There were, of course, a small number of errors identified in the IPCC Fourth Assessment Report. However, after four years of scrutiny, only three errors were identified in the interpretations of grey literature in 750+ pages of the Working Group II Report and the large majority of the report referenced fully peer-reviewed science. Furthermore, not a single error was found in the whole of the Working Group I Report which assessed the underlying physical science of climate change and did not reference any grey literature. Following, the independent InterAcademy Council review, the IPCC agreed a suite of changes last spring to strengthen its procedures and governance in preparation for its 2014 Fifth Assessment Report.
Furthermore, it is not true to say that UK climate change policy relies on a single source of evidence - the IPCC. The IPCC and other international assessments are very important but the evidence base is peer-reviewed work from many, many research groups in the UK and around the world. Also, detailed scientific and technical analyses in the Committee on Climate Change’s reports also inform UK Government policy.
Finally, you wrongly assert that the UK is taking unilateral action and argue that the UK should not act when the rest of the world does not act. You may know that the UK’s carbon budgets and targets are reflecting our targets under the EU Effort Share and EU Emissions Trading Scheme. That means that until 2020 we are not acting unilaterally and we are not stepping out of line with the EU and all its Member States. This obviously is important as the EU Member States are important trading partners and this therefore provides a level playing field for UK business and industry.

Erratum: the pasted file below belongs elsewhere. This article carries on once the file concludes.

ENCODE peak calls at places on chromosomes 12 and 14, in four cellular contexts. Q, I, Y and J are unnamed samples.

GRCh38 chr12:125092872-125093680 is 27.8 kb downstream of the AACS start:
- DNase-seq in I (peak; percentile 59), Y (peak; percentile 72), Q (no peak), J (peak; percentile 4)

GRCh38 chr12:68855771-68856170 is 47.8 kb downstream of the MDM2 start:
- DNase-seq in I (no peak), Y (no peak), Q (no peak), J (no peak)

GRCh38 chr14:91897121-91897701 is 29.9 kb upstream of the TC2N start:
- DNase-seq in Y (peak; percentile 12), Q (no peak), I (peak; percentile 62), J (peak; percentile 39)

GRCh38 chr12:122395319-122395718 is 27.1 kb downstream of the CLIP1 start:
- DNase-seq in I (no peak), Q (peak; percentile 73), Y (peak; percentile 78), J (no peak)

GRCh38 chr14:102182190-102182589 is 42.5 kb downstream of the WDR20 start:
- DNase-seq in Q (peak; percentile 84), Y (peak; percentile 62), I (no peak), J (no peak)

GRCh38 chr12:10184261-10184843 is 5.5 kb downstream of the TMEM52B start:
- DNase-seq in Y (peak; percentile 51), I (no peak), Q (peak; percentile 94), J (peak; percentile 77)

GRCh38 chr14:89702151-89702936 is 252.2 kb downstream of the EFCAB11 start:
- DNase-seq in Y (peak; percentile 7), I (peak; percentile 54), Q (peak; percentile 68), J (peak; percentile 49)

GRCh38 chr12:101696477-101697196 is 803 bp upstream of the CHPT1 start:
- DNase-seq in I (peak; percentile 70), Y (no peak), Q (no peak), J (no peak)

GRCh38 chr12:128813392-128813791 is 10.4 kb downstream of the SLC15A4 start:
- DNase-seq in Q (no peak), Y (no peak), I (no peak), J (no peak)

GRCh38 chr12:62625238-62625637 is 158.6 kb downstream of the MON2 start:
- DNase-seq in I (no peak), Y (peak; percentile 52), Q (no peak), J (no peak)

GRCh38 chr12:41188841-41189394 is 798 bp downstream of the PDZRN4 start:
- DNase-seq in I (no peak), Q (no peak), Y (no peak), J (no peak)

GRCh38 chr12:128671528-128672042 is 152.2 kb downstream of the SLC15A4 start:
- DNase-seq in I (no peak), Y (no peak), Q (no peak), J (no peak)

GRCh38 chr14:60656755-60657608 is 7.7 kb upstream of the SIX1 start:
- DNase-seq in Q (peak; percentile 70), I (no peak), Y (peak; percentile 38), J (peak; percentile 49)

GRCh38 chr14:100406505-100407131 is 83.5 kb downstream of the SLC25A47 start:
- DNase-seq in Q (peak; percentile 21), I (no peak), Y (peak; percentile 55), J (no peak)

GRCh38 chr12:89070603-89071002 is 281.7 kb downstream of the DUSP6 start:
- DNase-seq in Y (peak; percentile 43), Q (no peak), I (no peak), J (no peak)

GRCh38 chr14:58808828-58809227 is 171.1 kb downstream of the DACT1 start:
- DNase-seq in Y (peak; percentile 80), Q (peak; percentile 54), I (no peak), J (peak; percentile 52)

In addition, progress is being made incrementally in the international climate change negotiations. In Cancun (December 2010) the UNFCCC adopted a package of decisions including the 2 degree goal, mitigation pledges from around 100 developed and developing countries, establishment of a Green Climate Fund and new institutions and mechanisms to deliver progress on forestry, adaptation and technology.
The Climate Change Act shows UK leadership, making us a credible negotiator within the UNFCCC, and provides a compelling example to other countries, some of whom are taking forward their own climate legislation based on the UK’s experience. For example, Ireland introduced draft legislation loosely based on the UK model, as did Hungary. The new Danish Government is now working with us to introduce their own Climate Change Act including five year carbon budgets following the UK’s example. The Bulgarian Government is currently planning climate change legislation based on the UK’s experience. Very recently a cross-party commission reporting to both houses of the Spanish parliament has backed a report calling on the next government to adopt legally-binding legislation on climate change and UK-style carbon budgets.
Importantly, following the Copenhagen agreement more than 100 countries are now actually engaged in taking action domestically. This includes important countries such as the US, China, India and Brazil. Finally, as you will know, earlier this month Australia ‘put a price on carbon’ as the Senate passed its new Clean Energy Future package, with a Climate Change Authority to come, modelled on the UK’s Committee on Climate Change, as well as a Clean Energy Finance Corporation, similar to our Green Investment Bank.
In conclusion, the scientific case for action is robust. We would be failing in our duties to pretend otherwise and we must with other countries around the world take the actions necessary to protect our planet from significant climate change for today’s and future generations.
The Rt Hon Chris Huhne MP
Garnaut R. Climate Change Review - Update 2011. Page 2. 31 May 2011.
The most serious of these errors misquoted grey literature on the projected date for the melting of Himalayan glaciers.